White interior barn door in a cottage in the Hollywood Hills
Photo by Coco of Cococozy
An interior barn door in the tiny den in my very very tiny home in the Hollywood Hills (above)

P.S. I opted not to spend a ton of money on the more expensive and more beautiful exposed barn door hardware (thousands of dollars in some cases just for the hardware). Instead I had Alfredo, the trim carpenter, build a box valance of sorts to hide the cheaper not so pretty hardware. Again, it does the trick.

P.P.S. The walls in my den are not yellow. For some reason the color in this photo is off. The walls are actually this great Ralph Lauren tan linen color (forgot what it is called). I’m sure you don’t care about this post script!

Anyhoooo….I think these barn doors are very SMART DESIGN. What do you think?


  1. Great idea and told with great passion. I love barn doors. When I demo my kitchen I plan to use a barn door slider to access a pantry I’m building in the recesses of the stud wall. Like you I chose where to spend big bucks. I am choosing great appliances over pricy cabinets. I am still clinging to that stainless glider system. But your idea of a header may be the best way to go. Thanks!

  2. VERY smart design! In fact it got me to thinking about these 3 pocket doors I have planned for spaces in my basement. We’re not there yet, but if they can’t be installed IN the wall I’m definitely going to do what you’ve done and install them outside – like a FAB barn door!!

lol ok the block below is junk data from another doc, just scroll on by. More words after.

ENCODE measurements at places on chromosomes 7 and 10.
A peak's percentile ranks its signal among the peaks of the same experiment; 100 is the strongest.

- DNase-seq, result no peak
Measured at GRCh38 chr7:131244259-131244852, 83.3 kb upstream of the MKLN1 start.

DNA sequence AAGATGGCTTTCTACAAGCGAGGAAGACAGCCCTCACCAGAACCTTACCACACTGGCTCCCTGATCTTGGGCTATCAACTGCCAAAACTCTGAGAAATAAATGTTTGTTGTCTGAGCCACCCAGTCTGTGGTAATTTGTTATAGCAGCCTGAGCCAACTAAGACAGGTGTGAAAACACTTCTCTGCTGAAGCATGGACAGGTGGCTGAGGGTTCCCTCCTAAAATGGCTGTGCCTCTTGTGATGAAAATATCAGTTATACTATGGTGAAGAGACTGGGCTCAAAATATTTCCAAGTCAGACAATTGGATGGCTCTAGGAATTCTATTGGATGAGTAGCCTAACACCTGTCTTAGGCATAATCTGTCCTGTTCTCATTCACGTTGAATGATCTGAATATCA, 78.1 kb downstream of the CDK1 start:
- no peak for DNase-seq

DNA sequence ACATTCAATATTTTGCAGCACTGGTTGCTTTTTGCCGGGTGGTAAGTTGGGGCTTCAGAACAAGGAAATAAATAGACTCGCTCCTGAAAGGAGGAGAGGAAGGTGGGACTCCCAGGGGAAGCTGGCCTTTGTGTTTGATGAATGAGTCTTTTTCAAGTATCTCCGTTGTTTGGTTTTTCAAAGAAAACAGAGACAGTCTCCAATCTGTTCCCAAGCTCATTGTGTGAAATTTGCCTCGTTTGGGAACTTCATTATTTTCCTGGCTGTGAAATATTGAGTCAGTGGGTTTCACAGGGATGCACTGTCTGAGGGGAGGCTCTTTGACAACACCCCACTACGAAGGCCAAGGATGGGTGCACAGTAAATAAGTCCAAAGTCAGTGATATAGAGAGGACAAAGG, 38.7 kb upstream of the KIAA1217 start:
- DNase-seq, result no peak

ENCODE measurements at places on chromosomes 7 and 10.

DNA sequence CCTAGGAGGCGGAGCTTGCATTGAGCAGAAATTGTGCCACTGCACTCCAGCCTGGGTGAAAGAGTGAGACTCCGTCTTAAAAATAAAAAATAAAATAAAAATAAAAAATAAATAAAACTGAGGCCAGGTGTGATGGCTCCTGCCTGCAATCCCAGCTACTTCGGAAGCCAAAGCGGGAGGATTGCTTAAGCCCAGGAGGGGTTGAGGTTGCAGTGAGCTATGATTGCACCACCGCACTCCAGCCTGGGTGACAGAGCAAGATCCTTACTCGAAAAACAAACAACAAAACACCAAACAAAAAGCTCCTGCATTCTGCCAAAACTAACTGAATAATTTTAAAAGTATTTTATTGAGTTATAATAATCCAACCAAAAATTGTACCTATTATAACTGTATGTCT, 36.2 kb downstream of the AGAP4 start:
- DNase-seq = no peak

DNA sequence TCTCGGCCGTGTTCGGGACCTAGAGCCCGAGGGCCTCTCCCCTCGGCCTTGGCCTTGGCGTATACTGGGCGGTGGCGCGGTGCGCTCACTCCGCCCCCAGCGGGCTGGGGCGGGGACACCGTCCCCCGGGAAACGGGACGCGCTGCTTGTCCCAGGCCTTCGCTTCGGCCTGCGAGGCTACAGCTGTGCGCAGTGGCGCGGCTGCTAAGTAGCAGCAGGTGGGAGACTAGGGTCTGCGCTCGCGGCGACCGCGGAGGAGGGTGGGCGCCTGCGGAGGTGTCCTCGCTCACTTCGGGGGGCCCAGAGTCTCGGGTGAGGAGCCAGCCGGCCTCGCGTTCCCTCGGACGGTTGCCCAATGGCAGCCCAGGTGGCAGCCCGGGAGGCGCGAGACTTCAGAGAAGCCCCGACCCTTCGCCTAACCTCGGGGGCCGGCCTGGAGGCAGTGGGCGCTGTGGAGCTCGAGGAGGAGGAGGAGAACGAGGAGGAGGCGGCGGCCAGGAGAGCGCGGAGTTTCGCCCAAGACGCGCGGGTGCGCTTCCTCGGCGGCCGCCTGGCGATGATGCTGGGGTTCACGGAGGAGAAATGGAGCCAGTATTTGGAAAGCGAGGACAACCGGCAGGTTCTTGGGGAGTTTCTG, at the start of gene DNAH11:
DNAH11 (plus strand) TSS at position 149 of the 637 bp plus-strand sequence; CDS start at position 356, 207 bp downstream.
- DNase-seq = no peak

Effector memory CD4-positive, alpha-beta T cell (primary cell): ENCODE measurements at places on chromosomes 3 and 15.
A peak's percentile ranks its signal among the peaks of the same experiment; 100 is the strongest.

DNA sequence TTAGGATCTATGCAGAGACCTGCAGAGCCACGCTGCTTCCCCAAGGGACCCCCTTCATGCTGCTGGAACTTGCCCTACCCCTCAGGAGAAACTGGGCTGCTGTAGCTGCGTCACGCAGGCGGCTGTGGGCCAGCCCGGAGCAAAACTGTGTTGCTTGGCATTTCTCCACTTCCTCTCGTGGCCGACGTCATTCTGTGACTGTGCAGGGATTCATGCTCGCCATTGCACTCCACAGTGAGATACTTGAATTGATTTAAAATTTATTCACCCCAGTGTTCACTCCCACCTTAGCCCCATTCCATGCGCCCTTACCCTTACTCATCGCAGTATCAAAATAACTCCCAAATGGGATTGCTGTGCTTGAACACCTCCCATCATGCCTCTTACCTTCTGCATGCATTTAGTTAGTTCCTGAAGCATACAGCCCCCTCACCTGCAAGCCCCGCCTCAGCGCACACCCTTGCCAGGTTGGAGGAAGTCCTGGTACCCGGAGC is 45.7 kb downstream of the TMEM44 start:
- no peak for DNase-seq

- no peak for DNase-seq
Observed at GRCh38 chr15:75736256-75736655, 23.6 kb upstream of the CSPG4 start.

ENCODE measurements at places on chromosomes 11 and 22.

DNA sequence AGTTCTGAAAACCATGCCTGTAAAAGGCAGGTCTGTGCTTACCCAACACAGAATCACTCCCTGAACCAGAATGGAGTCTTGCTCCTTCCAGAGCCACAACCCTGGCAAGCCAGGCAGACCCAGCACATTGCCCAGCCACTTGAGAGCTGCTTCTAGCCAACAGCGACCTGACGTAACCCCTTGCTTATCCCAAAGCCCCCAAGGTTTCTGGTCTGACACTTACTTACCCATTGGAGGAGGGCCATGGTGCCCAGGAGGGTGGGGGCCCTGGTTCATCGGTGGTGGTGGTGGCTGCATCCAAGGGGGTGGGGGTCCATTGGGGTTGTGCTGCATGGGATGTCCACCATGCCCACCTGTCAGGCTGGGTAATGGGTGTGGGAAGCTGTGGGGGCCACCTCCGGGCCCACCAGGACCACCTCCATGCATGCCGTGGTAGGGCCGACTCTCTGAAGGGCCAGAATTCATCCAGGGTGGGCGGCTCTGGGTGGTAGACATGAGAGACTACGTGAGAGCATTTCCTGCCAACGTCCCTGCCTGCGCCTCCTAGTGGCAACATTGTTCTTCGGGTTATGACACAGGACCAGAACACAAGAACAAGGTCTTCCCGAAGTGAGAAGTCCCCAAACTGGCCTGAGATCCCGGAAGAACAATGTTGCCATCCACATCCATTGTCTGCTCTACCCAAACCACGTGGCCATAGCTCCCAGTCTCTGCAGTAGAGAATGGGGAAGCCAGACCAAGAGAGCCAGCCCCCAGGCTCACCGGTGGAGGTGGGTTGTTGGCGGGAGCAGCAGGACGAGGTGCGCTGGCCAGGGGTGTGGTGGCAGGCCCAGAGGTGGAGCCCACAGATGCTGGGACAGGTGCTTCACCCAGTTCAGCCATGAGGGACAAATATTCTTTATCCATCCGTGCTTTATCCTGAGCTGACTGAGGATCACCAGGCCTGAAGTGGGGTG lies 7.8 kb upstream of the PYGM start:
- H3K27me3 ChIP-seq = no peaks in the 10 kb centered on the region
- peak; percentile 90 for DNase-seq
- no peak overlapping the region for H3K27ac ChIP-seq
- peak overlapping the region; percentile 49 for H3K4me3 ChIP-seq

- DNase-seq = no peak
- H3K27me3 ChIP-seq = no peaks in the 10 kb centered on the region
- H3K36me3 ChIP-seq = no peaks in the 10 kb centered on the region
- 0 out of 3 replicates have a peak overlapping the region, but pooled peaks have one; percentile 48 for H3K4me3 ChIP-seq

Thanks for the idea…
    Victoria @ DesignTies

  3. Love, love, love barn doors.
    I’m sending this to my brother who is a remodeler. I wanted a corrugated metal door in my basement but it wouldn’t work with the man cave’s sound system…I’m glad you added the post script, I was a little disappointed in the yellow walls and taupe panels.

  4. Hello there Coco. I really enjoyed this post as I’m looking at an interior barn door installation on my closet opening in my master bedroom. This sounds all too familiar! All I did was Google “barn door” interior and your wonderful blog came up. I’m so glad I found you! My problems are a little different, however, I have scones on each side of my door so I cannot install a door like yours. It will have to open up in the middle and slide to each side. I’m contemplating doing frosted glass but I cannot find many resources on this? Do you have any ideas or suggestions? I need 18″ on each side. At least 84″ in height so it’s not a standard size and there’s a step up (remodeled farmhouse/closet which used to be a bathroom) which is bamboo. Anyway, I enjoyed this, you’re too funny and I can empathize with the pocket door nightmare with electrical issues! LOL! Luanne